my @xmas_list;

open my $handle, '<', "$kid_name.txt";
while (<$handle>) {
    my ($quantity, $gift) = /^(\d+) (.+)/;
    push @xmas_list, {
        gift => $gift,
        quantity => $quantity,
    };
}

say to_json({
    kid_name => $kid_name,
    xmas_list => \@xmas_list,
});

 

Now that the Perl script is producing JSON, Santa is ready to write the node code to consume the Christmas list. He structured the JavaScript to register callbacks for interesting events: every time there's new data on STDIN, it is concatenated onto the json variable. Then when STDIN is closed, the full JSON is consumed and examined to print out the work order.


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#!/usr/bin/env node
var json = '';

process.stdin.resume();

process.stdin.on('data', function(chunk) { json += chunk });

process.stdin.on('end', function() {
    var input = JSON.parse(json),
        kid_name = input.kid_name,
        xmas_list = input.xmas_list,
        toy_count = 0;

    xmas_list.forEach(function (item) {
        console.log(kid_name + " would like " + item.gift + " (" + item.quantity + ").");
        toy_count += item.quantity;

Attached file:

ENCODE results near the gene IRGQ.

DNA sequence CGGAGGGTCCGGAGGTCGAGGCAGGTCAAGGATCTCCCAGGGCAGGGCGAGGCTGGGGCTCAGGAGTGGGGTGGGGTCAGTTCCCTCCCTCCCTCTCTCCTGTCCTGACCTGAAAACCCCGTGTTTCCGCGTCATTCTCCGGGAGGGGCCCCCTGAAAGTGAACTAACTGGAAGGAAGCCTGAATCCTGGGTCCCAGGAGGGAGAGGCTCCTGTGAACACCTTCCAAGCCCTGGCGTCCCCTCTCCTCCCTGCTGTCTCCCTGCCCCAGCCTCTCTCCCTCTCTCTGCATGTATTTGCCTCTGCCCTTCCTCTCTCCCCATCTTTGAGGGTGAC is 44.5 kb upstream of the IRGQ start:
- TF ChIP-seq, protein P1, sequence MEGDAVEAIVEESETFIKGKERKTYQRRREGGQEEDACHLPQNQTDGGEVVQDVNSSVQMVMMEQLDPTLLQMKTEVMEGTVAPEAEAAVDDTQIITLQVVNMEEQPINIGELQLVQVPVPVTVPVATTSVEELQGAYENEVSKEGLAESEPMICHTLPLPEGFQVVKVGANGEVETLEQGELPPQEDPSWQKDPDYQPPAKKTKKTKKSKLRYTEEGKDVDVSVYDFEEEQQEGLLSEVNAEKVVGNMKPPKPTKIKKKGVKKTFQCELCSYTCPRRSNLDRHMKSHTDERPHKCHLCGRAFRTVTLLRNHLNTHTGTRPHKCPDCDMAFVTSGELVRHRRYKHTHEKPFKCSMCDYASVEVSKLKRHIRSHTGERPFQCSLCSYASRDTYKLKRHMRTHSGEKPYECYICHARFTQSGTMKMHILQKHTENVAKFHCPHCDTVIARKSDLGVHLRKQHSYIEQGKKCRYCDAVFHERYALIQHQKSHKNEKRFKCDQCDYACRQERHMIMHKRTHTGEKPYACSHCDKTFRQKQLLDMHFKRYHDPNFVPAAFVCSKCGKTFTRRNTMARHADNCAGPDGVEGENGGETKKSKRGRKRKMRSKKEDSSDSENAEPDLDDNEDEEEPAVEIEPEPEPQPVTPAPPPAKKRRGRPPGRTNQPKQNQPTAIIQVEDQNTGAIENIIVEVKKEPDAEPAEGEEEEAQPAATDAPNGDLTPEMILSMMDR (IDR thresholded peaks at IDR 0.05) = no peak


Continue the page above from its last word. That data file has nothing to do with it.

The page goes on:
});

    console.log("Dearest Elf, please make " + toy_count + " gifts for " + kid_name + ".");
});

 

Santa fires off these two scripts and examines the first work order that comes out.

    Shawn would like wooden toys (3).
    Shawn would like dog clock (1).
    Shawn would like hobby horse (1).
    Shawn would like glider planes (2).
    Dearest Elf, please make 03112 gifts for Shawn.

Oh no! 3,112 gifts is way too many for one kid! Santa scratches his beard and tries to figure out where things went wrong. He reads the JavaScript again and again, but it all looks right. He reads the Perl again and again, but that looks right too. And where did that zero come from anyway? Elves are certainly eccentric but even they prefer decimal, not octal, numbers.

Do you, beloved reader, see the problem?

Data Interchange

This problem is driving Santa batty, so he starts shifting a little bit more blame than is deserved.

"Does node.js not even get addition right?"

"Is this abominable computer playing tricks on me?"

"That Larry fella? Coal!!"